The online update tool is not guaranteed to have all the latest software, however, and does not completely solve what can still be a major headache for Linux users: installing software. Fortunately there are several alternatives available. If Windows desktop systems are cheaply-made, assembly-line automobiles, more or less well-built, all exactly alike aside from the odd optional leather seat or cup-holder, then Linux can feel more like a hand-built Rolls Royce, using more or less the same parts as another Rolls, but fundamentally an individually-crafted machine. One of the side-effects of this situation is that an application packaged for one distribution won't necessarily install flawlessly on another, or even on another version of the same distribution -- as we discovered when poking around for a more recent Gaim package to install on SLD. Applications can generally be found in the form of a package, using a format such as RPM (Red Hat Package Management), which includes all the components needed to make the application run on a particular distribution. However, if no package is available for your particular distribution and version, you may find yourself hunting down those components yourself. Much of the time, the problem can be avoided by sticking with what's on vendors' CDs, vendors' online updates and ready-made packages. However, in those inevitable cases when you need a piece of software and can't find a ready-to-install version of it, there are third-party installation programs that can deliver a wide range of up-to-date applications and which work across different Linux distributions. One is Ximian's Red Carpet, usually distributed as part of Ximian Desktop, which offers a Gnome-based interface that standardises the look-and-feel and behaviour of all applications. Red Carpet allows users to select from a list of installable programs, and puts all the other bits the program needs into place as well. This theoretically eliminates the difference between, say, a Red Hat server and a distribution someone has built in their garage out of spare parts. Another option is the Advanced Package Tool (APT), which originated with the Debian Linux project and has been ported to SuSE. Like Red Carpet, APT looks to an FTP source where a large number of packages are stored, and installs everything a package needs. One notable difference is that you can specify whatever source you like, including one you create yourself, adding another level of flexibility. APT is generally controlled through the command line, but graphical user interfaces such as Synaptic are also available. SuSE does not officially support APT, but some of the company's engineers help maintain APT repositories -- the project is 'smiled upon', according to a SuSE spokesperson. It took a bit of searching to find versions of APT and Synaptic for SLD, but setting it up was a matter of installing a couple of packages with YaST2. Synaptic offers a clean and intuitive interface, with a list of applications available for installation or upgrade. To install the latest version of Gaim was a matter of selecting it from a list; everything downloaded and installed in a few seconds, and there were no lingering dependency glitches, as there had been with Yahoo's client. The new version of Gaim had no noticeable glitches and worked in much the same way as Yahoo Messenger. This way of installing programs is actually far more convenient than the familiar Windows method of finding an installer file, downloading it and running it locally. It is, of course, only possible in the open-source world, where there are no legal barriers to prevent the creation of large, downloadable repositories of free software. Lindows.com offers users an APT-style installation tool called the Click-N-Run Warehouse. In a large organisation, the administrator will tend to install whatever software is needed by users, but the existence of tools such as YaST2 Online Update, APT and Red Carpet mean that users can do some of the work of updating themselves, if need be.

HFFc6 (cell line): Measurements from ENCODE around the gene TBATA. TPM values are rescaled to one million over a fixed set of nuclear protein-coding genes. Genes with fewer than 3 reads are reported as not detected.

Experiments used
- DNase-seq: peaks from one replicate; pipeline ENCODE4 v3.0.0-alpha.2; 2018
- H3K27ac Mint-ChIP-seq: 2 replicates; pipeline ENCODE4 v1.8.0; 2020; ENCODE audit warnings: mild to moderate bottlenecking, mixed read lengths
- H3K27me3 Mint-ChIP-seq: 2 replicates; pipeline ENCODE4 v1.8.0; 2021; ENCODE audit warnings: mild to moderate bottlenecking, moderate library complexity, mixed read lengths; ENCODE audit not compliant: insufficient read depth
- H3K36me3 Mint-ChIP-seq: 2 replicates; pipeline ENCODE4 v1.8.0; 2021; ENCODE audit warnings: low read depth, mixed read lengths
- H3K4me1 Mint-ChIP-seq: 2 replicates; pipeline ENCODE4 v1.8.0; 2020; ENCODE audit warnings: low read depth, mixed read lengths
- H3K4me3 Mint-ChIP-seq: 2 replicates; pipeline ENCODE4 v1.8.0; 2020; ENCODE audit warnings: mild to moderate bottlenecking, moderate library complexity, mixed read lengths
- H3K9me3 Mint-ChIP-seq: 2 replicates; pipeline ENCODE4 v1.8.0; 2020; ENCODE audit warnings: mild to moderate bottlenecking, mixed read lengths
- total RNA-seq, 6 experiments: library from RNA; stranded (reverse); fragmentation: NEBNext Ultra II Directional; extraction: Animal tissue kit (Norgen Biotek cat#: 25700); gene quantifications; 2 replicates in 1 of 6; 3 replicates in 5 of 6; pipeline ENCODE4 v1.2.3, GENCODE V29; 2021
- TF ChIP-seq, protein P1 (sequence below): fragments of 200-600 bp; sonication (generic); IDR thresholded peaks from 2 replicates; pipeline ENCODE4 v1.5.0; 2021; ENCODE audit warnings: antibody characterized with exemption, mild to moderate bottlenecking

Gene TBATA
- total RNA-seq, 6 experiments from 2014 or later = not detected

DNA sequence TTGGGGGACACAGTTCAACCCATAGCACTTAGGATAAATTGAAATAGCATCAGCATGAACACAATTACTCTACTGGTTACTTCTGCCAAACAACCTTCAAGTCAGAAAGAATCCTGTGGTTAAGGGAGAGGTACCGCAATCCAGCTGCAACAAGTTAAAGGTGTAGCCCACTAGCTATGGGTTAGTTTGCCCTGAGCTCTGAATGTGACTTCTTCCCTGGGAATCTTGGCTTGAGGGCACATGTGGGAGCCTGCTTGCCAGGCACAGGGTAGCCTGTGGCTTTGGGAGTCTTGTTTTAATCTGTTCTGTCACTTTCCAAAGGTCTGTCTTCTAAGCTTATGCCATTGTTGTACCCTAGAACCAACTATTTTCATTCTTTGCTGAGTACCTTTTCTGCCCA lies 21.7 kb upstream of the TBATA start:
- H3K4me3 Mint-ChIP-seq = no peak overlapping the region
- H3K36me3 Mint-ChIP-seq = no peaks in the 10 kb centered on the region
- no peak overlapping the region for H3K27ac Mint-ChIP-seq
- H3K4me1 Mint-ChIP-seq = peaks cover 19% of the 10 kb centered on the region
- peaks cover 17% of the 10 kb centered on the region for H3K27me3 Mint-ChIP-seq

All the other applications we required were supplied on SLD's five installation CDs, including email client Evolution, the Mozilla browser, a Palm-compatible address book and CrossOver Office, which provides access to Outlook, Excel, Word and other Microsoft applications. As outlined in our original desktop Linux feature, setting up networked printers, handheld computers, CD burners and the like was problem-free. We decided to install the OpenOffice.org office suite rather than StarOffice, and were surprised at how much better OpenOffice seemed to be -- or, at least, better than the particular version of StarOffice included with SLD. We had previously opted to use Microsoft Word running on CrossOver Office rather than StarOffice, which we found to be clunky and rather buggy. OpenOffice seemed much more stable, launched quickly, and presented an attractive interface. It still doesn't include a macro recorder, but the user experience was such an improvement over StarOffice and Word that we didn't mind the sacrifice. The only Microsoft software we needed in order to work with the Windows network was Outlook -- and even this could have been eliminated if we had elected to buy the Ximian Connector, which allows Ximian's Evolution to connect to Exchange.